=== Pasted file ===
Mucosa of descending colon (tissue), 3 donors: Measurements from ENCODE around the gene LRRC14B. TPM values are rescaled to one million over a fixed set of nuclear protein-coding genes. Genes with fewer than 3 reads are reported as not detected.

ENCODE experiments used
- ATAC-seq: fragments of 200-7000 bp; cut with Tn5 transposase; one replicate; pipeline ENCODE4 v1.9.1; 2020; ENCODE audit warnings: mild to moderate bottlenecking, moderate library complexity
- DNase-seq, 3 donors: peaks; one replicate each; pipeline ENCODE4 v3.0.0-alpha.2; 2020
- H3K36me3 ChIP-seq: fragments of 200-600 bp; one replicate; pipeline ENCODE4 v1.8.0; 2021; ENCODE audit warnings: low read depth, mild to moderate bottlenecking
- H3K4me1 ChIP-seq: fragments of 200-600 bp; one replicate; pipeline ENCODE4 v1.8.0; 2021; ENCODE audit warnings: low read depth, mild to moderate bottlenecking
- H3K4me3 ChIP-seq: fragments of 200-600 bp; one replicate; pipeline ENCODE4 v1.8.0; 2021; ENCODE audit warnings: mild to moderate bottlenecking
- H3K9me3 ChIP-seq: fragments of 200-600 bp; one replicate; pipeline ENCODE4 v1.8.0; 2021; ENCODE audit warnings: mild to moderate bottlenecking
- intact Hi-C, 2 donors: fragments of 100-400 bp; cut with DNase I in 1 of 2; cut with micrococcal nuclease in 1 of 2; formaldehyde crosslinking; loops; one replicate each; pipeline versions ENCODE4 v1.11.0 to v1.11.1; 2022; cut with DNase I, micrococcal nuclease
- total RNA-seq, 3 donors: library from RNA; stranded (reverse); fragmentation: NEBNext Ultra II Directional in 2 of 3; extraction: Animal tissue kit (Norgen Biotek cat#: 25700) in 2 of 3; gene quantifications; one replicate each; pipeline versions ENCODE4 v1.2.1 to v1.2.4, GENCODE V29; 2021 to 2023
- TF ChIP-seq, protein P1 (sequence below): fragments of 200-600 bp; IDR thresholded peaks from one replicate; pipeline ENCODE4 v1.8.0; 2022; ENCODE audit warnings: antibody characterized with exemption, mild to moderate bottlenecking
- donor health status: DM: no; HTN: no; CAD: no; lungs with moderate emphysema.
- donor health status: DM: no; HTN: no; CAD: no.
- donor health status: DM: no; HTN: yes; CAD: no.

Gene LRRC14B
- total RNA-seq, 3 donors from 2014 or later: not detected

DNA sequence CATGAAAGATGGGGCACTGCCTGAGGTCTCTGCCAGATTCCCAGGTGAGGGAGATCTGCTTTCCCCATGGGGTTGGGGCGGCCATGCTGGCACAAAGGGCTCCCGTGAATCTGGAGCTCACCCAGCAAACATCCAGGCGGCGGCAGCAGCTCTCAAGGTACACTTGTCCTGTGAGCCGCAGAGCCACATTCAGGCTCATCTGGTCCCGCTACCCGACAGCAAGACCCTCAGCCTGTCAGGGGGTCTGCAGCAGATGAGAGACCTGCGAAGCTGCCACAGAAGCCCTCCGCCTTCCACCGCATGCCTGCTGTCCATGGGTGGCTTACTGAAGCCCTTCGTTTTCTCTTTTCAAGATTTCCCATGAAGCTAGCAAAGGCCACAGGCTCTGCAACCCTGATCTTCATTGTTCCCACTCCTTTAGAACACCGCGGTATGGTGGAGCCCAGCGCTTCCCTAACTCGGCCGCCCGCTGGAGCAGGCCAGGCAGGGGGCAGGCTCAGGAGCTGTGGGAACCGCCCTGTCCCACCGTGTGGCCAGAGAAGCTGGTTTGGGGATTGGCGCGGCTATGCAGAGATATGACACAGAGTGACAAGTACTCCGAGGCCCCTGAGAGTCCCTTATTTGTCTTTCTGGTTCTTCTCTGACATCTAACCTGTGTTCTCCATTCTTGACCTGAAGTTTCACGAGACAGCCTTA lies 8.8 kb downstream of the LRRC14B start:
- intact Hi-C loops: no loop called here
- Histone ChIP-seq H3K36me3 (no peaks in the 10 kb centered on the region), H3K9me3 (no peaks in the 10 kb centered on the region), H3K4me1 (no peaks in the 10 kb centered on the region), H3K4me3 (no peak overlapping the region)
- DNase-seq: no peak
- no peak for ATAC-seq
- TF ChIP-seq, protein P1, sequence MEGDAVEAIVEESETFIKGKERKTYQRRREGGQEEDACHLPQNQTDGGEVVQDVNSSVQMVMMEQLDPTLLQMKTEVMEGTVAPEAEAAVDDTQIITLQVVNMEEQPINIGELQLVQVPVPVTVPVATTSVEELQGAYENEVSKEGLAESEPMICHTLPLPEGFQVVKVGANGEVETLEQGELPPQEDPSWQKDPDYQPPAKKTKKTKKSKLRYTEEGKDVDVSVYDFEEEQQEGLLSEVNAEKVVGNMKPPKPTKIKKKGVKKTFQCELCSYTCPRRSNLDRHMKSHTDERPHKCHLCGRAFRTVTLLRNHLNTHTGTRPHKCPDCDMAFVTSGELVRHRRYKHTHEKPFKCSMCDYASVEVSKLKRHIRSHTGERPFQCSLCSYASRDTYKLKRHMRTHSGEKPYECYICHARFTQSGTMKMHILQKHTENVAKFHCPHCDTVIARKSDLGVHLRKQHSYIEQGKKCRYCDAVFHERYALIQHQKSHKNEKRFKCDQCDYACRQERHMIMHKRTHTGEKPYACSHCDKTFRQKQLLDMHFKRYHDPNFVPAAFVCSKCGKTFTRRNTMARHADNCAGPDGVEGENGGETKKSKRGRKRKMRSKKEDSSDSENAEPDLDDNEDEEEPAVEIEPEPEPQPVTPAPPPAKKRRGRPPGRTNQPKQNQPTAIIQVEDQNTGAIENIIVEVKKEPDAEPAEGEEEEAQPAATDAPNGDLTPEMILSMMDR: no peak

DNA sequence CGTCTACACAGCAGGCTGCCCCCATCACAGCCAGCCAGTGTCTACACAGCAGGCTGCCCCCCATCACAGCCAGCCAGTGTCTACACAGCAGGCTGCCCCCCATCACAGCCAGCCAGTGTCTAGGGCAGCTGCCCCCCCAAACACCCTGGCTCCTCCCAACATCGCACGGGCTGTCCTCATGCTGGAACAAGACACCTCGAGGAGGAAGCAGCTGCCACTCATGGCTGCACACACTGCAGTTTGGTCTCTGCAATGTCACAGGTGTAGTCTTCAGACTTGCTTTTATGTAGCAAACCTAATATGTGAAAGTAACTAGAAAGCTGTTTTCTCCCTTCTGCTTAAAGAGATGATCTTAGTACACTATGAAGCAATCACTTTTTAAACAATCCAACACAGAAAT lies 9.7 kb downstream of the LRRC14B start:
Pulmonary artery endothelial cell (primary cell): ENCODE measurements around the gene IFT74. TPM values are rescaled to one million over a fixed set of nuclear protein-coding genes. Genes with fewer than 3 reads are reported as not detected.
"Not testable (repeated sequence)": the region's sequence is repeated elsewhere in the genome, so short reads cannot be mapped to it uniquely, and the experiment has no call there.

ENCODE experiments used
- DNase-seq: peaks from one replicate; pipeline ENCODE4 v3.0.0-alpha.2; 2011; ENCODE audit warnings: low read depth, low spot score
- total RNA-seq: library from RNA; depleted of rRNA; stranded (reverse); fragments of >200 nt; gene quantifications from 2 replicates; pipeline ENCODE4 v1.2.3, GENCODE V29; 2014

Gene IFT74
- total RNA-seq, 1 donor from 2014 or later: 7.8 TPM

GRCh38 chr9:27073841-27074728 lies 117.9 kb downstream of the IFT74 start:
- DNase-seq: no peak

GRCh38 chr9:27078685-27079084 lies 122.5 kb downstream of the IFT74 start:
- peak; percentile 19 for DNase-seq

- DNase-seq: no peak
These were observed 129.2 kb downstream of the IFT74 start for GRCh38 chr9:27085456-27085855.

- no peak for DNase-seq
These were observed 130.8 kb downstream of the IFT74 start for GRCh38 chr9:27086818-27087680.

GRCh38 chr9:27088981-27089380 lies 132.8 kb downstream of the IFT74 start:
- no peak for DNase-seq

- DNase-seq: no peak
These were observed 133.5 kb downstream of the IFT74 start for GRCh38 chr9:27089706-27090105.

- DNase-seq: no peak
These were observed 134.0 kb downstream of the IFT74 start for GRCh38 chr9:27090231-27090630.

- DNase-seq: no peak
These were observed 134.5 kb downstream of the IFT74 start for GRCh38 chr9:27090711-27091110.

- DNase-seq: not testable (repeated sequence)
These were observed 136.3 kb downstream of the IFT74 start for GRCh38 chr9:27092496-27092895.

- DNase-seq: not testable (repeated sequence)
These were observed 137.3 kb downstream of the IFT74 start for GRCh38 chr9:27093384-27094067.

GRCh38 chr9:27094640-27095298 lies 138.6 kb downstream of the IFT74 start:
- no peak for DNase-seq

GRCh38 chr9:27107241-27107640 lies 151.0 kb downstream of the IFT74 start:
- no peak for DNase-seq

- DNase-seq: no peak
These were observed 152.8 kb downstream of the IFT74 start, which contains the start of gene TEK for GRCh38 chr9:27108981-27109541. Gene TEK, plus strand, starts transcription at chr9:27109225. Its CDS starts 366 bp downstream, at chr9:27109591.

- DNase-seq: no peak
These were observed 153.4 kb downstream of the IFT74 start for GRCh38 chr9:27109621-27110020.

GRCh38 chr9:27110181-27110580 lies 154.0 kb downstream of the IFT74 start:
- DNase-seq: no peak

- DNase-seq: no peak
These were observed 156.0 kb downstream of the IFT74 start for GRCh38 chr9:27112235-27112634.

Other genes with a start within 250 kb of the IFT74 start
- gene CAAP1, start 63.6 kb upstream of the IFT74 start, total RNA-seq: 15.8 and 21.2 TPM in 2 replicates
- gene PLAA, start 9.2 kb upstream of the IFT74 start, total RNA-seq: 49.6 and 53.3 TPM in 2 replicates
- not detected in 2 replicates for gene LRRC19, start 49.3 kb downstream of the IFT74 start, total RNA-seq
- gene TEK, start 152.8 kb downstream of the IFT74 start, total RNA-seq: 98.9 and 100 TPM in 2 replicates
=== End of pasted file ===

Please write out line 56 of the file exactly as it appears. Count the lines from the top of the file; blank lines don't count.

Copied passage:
These were observed 152.8 kb downstream of the IFT74 start, which contains the start of gene TEK for GRCh38 chr9:27108981-27109541. Gene TEK, plus strand, starts transcription at chr9:27109225. Its CDS starts 366 bp downstream, at chr9:27109591.